October 21, 2021

News24.com | Cele says crisis policing requires ‘shifting of goalposts between law enforcement and civil liberties’

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SAPS

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  • Crisis policing implies the “constant shifting of goalposts between law enforcement and respect for civil liberties”, Police Minister Bheki Cele said.
  • MPs called on IPID to investigate incidents of police brutality during the lockdown.
  • The DA blamed a police minister “behaving like he’s Rambo” for the incidents.

Hours after the police fired stun grenades and a water cannon at peaceful protesting hospitality service workers outside Parliament on Friday, Police Minister Bheki Cele said crisis policing “implies the constant shifting of goalposts between law enforcement and respect for civil liberties”.

Cele said this while presenting the police’s adjusted budget to a mini-plenary of the National Assembly in a virtual sitting.

“Honourable members, we find ourselves in a quagmire wherein ‘crisis policing’ against an invisible enemy implies the constant shifting of goalposts between law enforcement and respect for civil liberties.

“It is in this context that our policing discipline becomes more critical in ensuring that our fight against Covid-19 is both constitutionally compliant and consistent with the public good”.

READ | Farm safety a serious issue for police, says Cele

He added he concurred with the writer, Publilius Syrus, when he said: “Anyone can hold the helm when the sea is calm. 

“The seas these days are anything but calm – in some places the waters are downright angry – but those police leaders who hold the helm must keep the ship righted, its crew safe and well-cared for, and working together to move the vessel steadily on in the desired direction. The seas will calm once again, but for now, the sailing is going to be difficult”.

ANC MP and chairperson of the Portfolio Committee on Police Tina Joemat-Pettersson referred specifically to the use of the water cannon earlier in the day and called on the Independent Police Investigative Directorate (IPID) to investigate the incident.

IFP MP Zandile Majozi said police officers “who believe their uniforms allow them to break the law” would not be tolerated.

FF Plus leader Pieter Groenewald saluted the good police officers who did their work.

“The bad apples are too many in the basket, and we must get rid of them,” he said.

As an example of “bad apples”, he mentioned a case in Stilfontein, where four police officers appeared in court for dealing in cigarettes.

ANC MP Jacqueline Mofokeng said IPID should “without fear or favour” investigate allegations of brutality and the police should act within the ambit of the law.

She praised the nomination of Jennifer Ntlatseng as the new executive head of IPID who will be the first female to hold that position.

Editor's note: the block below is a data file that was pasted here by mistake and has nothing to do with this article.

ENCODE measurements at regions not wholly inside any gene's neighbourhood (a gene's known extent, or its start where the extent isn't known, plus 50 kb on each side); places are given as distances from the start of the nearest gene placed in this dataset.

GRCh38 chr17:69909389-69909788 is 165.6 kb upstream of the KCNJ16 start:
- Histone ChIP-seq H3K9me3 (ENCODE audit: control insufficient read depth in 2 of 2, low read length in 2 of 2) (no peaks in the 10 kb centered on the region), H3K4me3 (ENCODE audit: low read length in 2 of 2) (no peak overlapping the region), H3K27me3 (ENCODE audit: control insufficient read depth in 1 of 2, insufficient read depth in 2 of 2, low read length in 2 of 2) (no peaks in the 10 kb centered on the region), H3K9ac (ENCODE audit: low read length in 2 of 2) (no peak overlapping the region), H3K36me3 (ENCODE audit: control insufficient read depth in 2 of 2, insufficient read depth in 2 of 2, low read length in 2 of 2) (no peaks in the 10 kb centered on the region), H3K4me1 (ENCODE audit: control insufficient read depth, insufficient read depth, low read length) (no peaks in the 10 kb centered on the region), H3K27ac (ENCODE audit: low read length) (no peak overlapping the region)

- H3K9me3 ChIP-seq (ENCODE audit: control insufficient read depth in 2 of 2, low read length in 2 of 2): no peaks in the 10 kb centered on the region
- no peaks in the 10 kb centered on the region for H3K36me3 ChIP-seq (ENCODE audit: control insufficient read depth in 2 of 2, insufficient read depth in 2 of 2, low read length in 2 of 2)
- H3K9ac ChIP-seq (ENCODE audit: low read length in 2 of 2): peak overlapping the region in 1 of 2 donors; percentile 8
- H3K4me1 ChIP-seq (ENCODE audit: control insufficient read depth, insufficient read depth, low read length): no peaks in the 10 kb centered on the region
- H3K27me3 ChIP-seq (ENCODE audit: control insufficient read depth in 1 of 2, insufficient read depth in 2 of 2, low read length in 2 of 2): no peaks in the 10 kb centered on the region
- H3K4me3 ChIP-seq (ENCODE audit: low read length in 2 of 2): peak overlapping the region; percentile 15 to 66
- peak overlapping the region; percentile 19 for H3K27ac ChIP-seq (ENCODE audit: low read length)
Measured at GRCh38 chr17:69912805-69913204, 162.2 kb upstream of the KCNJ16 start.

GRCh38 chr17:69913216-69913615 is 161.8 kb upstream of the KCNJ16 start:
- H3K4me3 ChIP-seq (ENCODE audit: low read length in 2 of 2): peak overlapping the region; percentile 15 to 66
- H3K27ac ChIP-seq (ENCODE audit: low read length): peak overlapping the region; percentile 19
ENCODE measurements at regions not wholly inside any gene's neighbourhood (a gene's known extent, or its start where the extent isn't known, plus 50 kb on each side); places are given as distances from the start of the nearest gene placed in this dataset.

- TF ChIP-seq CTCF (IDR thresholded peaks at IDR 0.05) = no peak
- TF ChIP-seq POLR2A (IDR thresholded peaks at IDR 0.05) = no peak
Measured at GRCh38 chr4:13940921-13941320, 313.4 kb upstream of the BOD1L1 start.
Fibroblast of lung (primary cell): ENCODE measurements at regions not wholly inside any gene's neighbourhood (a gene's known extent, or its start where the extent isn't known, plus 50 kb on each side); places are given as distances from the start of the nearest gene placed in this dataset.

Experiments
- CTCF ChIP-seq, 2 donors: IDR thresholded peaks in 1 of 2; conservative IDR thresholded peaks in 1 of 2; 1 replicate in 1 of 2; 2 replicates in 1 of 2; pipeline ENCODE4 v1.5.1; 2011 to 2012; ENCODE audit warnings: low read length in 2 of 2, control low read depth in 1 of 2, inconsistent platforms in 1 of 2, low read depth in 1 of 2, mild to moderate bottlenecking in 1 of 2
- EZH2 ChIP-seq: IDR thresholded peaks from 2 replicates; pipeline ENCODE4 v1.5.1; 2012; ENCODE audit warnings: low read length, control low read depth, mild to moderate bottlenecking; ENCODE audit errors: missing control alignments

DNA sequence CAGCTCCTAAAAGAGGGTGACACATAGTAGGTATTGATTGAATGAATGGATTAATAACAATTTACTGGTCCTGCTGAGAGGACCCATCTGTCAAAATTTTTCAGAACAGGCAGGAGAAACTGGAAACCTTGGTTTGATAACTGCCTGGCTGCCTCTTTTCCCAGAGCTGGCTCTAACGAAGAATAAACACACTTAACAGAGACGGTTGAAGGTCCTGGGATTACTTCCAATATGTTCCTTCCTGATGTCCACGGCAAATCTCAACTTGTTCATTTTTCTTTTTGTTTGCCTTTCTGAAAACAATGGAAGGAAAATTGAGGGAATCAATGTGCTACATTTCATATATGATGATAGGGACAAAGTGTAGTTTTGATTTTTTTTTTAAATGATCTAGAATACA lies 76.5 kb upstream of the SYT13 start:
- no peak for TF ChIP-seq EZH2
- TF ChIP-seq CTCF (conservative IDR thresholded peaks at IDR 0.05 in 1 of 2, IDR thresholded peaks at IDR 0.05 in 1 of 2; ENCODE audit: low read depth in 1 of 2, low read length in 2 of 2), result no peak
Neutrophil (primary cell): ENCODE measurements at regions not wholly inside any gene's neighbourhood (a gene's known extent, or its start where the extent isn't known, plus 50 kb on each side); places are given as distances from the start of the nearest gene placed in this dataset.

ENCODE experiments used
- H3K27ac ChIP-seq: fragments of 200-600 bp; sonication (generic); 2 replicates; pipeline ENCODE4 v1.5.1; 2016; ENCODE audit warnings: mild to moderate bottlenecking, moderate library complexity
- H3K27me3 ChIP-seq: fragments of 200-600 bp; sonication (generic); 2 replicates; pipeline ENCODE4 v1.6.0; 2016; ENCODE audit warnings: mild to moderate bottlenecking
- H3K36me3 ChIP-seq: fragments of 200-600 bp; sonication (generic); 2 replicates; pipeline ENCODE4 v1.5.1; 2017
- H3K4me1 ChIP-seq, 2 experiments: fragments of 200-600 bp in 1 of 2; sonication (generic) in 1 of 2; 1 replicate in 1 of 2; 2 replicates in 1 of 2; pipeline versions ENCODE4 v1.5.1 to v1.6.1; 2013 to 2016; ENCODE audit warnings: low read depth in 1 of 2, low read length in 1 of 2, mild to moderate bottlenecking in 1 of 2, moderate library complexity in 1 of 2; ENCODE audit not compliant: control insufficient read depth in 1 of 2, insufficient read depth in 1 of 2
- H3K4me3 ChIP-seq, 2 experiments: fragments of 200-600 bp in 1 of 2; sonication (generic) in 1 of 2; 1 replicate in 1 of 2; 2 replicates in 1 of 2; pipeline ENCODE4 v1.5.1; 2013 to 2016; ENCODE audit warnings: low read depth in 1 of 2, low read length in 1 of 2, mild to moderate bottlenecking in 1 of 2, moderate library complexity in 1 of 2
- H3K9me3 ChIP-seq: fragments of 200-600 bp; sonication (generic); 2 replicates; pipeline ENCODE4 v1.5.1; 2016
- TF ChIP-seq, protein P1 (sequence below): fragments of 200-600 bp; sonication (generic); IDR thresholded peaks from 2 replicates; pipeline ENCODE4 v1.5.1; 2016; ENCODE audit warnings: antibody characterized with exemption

Last week, when the committee resolved to support Ntlatseng’s nomination by Cele, the DA and FF Plus did not support it based on procedural grounds.

During Friday’s debate, Majozi said the IFP supported Ntlatseng’s nomination but had some concerns about the process that was followed.

Mofokeng said the ANC “appreciates” the process followed and Ntlatseng met all the criteria.

“IPID requires stability in its leadership and investigations”.

ALSO READ | Cele slams ANC’s anti-police brutality campaign, says alcohol ban shouldn’t have been lifted

Like Joemat-Pettersson, Mofokeng said the IPID legislation should be amended.

DA MP Okkie Terblanche said a guiding principle for most police services around the world was to “protect and serve” their respective communities.

“South Africans, however, are experiencing an unprecedented increase in violence by the security forces during their enforcement of Covid-19 quarantine regulations”.

Terblanche was referring to a recent presentation by IPID to the committee, which revealed an increase in complaints against the police during the lockdown.

He said this was tantamount to the police’s “waging of a war against citizens of this country”.

“Chairperson, I am not surprised at all, because this department is led by a minister behaving like Rambo. A man who told police officials to destroy stores selling liquor. A self-made general who promotes the enforcement of the law by brutal force instead of executing the law with empathy”.

Terblanche was a general in the police when Cele was still police commissioner.

He said would not respond to the “hogwash” spoken by Terblanche.

“He messed up in the police,” Cele said.

In his budget speech, he said the police’s management worked tirelessly to prioritise the morale and well-being of the members.

“Hence, a decision to elevate access to health and wellness of our members who are infected and affected together with their families. To this end, an estimated amount of R3.7 billion in addition to an amount of R1.1 billion reprioritised from the baseline has been allocated to respond to Covid-19 and related mandates”.

This post originally appeared on and written by:
Jan Gerber
News24

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